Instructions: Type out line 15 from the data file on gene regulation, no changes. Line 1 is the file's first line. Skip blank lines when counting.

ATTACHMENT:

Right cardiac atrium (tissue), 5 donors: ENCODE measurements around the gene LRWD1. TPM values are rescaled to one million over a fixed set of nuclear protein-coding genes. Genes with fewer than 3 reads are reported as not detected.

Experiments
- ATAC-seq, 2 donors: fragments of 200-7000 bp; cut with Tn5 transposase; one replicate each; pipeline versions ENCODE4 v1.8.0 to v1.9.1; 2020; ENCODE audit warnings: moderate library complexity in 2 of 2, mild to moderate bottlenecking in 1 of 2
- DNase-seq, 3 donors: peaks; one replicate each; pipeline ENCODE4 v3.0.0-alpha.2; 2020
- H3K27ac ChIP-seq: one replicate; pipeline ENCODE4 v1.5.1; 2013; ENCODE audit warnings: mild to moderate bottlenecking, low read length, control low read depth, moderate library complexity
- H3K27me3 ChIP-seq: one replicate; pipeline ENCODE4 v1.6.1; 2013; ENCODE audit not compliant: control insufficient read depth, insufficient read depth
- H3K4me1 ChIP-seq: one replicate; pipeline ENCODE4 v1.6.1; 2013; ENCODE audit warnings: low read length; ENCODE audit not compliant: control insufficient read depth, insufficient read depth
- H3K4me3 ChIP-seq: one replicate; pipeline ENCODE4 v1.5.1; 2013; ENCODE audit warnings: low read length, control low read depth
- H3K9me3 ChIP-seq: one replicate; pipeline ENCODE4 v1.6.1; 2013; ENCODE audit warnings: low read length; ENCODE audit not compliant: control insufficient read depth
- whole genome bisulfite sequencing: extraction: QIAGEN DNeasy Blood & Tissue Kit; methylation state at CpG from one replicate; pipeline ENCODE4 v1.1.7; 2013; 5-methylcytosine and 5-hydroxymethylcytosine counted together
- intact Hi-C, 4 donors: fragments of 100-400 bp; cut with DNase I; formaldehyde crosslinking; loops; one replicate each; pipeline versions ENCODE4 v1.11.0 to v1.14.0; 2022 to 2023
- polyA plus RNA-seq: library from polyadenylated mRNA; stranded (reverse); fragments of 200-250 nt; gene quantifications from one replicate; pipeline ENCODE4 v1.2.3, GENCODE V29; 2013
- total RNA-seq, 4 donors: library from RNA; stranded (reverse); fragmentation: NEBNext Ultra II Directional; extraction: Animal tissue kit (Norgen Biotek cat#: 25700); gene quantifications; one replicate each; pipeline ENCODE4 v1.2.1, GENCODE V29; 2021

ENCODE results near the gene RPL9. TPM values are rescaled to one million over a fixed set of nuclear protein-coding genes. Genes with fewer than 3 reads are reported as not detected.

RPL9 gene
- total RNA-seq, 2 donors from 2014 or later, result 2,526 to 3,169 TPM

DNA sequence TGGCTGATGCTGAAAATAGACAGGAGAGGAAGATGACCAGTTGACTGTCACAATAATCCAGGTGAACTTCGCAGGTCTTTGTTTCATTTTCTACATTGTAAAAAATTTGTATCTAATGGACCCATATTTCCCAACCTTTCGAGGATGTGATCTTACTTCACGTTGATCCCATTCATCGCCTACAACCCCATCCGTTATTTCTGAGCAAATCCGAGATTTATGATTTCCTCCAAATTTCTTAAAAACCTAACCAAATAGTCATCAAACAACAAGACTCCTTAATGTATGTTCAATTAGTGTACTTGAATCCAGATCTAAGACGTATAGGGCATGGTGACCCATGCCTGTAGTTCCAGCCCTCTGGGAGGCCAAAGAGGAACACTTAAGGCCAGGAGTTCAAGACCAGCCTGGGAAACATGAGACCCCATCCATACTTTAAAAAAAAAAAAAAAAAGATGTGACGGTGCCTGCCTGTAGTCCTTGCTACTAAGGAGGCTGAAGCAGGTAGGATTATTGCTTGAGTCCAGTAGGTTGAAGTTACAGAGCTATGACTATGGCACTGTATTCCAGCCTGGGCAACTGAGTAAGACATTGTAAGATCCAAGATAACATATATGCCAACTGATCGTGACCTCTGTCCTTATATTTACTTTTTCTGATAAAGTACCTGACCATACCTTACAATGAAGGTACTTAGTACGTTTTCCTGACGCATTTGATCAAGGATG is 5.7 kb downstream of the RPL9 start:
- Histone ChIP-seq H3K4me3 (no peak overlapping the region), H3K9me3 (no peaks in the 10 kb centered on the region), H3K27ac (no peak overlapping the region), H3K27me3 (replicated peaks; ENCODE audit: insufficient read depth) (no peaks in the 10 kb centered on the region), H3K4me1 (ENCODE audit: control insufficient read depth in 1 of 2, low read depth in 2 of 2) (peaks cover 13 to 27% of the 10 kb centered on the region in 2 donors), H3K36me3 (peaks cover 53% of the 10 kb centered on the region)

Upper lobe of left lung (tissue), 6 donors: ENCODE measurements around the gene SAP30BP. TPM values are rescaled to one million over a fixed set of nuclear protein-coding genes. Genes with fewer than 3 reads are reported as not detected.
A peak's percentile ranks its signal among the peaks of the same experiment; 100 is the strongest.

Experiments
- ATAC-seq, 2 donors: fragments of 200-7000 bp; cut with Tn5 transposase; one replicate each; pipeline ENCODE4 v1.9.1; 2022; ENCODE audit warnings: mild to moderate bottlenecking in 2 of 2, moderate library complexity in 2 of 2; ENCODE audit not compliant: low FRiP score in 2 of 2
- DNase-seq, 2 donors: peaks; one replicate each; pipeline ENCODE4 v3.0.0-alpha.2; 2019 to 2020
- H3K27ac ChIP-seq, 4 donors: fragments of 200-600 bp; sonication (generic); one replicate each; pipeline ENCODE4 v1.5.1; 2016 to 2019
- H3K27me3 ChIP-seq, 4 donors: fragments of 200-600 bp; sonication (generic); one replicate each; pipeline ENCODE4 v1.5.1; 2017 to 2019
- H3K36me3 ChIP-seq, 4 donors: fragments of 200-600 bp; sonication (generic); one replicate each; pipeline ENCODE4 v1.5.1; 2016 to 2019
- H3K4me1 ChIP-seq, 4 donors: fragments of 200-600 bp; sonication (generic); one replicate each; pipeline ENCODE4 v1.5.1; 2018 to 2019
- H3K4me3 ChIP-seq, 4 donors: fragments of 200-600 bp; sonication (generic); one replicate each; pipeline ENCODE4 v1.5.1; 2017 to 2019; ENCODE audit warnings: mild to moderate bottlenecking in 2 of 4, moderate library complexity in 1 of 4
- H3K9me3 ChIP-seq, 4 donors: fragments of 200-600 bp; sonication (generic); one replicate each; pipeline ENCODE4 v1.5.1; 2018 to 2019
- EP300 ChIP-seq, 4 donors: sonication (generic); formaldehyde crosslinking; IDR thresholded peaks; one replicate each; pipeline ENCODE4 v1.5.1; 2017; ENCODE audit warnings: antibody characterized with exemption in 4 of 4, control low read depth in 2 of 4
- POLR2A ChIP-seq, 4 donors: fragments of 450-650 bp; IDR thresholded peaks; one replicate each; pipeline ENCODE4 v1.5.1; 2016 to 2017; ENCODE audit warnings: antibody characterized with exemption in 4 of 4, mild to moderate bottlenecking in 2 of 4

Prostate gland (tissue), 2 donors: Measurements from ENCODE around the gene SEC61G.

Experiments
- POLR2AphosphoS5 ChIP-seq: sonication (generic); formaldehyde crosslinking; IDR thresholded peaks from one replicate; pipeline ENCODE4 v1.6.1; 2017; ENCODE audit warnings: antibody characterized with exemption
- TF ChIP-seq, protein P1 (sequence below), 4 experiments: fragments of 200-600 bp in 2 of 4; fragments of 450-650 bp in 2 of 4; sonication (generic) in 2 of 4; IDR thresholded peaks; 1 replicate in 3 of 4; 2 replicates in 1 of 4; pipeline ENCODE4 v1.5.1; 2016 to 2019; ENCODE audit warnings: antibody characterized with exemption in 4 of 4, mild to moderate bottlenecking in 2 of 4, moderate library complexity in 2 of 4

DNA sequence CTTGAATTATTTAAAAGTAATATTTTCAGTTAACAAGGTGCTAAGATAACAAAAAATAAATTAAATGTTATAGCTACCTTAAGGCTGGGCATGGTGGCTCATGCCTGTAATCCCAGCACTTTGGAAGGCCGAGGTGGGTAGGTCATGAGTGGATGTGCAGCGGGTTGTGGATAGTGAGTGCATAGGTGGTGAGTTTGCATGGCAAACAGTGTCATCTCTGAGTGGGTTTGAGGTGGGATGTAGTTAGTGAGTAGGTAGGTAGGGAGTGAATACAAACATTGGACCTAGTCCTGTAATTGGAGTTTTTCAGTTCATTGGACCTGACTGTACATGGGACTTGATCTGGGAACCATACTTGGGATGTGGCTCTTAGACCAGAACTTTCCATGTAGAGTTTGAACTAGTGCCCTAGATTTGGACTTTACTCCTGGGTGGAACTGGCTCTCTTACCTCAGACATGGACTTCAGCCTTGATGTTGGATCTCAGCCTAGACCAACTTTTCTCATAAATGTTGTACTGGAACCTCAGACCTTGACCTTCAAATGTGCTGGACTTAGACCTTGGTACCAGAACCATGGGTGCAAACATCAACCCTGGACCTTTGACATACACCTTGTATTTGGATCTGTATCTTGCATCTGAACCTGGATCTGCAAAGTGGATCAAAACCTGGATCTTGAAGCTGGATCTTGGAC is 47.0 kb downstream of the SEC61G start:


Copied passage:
RPL9 gene